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PRINCIPLES

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ENGLISH GRAMMAR;

COMPRISING THE SUBSTANCE OF THE MOST APPROVED

ENGLISH GRAMMARS EXTANT.

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BY THE REV. PETER BULLIONS, D. D.
PROFESSOR OF LANGUAGES IN THE ALBANY ACADEMY: AUTHOR
OF PRINCIPLES OF LATIN GRAMMAR; AND PRINCIPLES

OF GREEK GRAMMAR.

SIXTEENTE EDITOR:

NEW-YORK:
PUBLISHED BY PRATT, WOODFORD & CO.,

Etusit the Edue T958.46.230

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[Eatered according to the Act of Congress, in the year 1842, by PETER BULLIONS, in the Clerk's Office of the Districi Court of the United States, for the Southern District of New York.]

PREFACE.

A KNOWLEDGE of English Grammar is very properly considered at. indispensable part of an English education; and is now taught as such, in all our Academies and Common Schools. The great number of elementary works which have recently appeared on this subject, is a pleasing evidence of the attention which has been bestowed upon it. Among these, none has enjoyed greater favour than the Grammar of LINDLEY MURRAY; and the high rank which it still holds among the numerous works which have appeared since its publication, is a decided testimony to the soundness of its principles and the excellence of the system. With all its excellence, however, it is far from being incapable of improvement; and the attempt to add toits value as a manual for schools, by correcting what is erroneous, retrenching what is superfluous or unimportant, compressing what is prolix, elucidating what is obscure, determining what was left doubtful, supplying what is defective, and bringing up the whole to that state of improvement to which the labours of eminent scientific and practical writers of the present day have so greatly contributed, can hardly fail, if well executed, to prove acceptable to the public. Such was my design ; and though there may be reason to regret that it has not been undertaken by some one more capable of doing justice to the subject, still it is hoped that the labour bestowed, in order to carry it into effect, will not be altogether in vain.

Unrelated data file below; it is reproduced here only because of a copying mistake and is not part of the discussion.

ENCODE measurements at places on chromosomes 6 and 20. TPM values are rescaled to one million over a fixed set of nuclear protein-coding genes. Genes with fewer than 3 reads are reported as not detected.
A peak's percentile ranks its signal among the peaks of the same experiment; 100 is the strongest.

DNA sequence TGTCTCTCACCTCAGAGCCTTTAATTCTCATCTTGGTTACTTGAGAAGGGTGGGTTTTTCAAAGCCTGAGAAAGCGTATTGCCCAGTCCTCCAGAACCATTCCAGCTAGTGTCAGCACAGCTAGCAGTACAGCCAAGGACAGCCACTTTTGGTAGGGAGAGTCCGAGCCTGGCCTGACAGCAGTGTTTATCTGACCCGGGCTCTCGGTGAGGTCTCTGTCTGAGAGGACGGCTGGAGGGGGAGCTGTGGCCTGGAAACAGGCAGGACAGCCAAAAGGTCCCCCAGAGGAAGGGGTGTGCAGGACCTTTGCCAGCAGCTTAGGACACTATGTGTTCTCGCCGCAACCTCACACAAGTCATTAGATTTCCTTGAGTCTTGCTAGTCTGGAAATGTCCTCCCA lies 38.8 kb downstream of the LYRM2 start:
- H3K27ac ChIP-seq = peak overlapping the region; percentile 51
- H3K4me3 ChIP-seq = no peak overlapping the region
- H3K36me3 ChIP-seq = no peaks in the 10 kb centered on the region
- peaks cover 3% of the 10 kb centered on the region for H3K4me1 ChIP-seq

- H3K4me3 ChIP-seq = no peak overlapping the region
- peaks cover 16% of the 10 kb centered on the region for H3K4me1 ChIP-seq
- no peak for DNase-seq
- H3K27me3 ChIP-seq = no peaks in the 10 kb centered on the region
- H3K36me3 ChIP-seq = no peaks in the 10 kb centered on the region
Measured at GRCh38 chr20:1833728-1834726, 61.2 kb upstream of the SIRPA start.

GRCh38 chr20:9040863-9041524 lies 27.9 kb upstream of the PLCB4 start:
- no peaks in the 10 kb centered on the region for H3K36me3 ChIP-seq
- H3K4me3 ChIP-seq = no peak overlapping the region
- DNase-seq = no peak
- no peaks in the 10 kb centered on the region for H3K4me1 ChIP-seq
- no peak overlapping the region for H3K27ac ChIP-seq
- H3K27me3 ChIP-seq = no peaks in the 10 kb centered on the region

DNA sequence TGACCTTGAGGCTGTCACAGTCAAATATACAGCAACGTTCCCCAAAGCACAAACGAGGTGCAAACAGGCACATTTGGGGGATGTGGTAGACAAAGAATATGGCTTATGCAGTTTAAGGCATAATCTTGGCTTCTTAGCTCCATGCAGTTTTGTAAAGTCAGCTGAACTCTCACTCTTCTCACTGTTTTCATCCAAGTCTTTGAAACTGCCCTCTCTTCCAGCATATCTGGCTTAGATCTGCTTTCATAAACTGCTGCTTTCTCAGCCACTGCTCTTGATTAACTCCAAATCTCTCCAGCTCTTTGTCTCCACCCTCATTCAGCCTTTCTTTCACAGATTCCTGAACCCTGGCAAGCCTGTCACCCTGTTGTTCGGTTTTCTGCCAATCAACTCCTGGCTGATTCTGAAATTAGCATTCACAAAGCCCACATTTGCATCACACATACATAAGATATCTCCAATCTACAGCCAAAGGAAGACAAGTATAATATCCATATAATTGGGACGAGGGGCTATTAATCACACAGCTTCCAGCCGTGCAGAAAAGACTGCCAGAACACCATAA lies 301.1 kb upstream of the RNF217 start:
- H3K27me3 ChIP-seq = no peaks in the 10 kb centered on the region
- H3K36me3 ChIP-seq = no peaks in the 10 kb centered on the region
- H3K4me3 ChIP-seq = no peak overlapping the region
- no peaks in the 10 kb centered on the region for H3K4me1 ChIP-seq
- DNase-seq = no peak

In endeavouring to avoid the minutiæ and diffuseness of the larger Grammar, care has been taken to guard against the opposite extreme. The abridgments of Murray now in use, are little more than a synopsis of the larger work; presenting a mere outline of the subject, altogether too meagre to be of much service to the learner. The samo remark is applicable to a great number of smaller works which have been published with a similar view; namely, to serve as an introduction to a more extended system. They are incapable themselves of imparting a satisfactory knowledge of the subject; and yet it often happens, perhaps even in a majority of cases, that those who have

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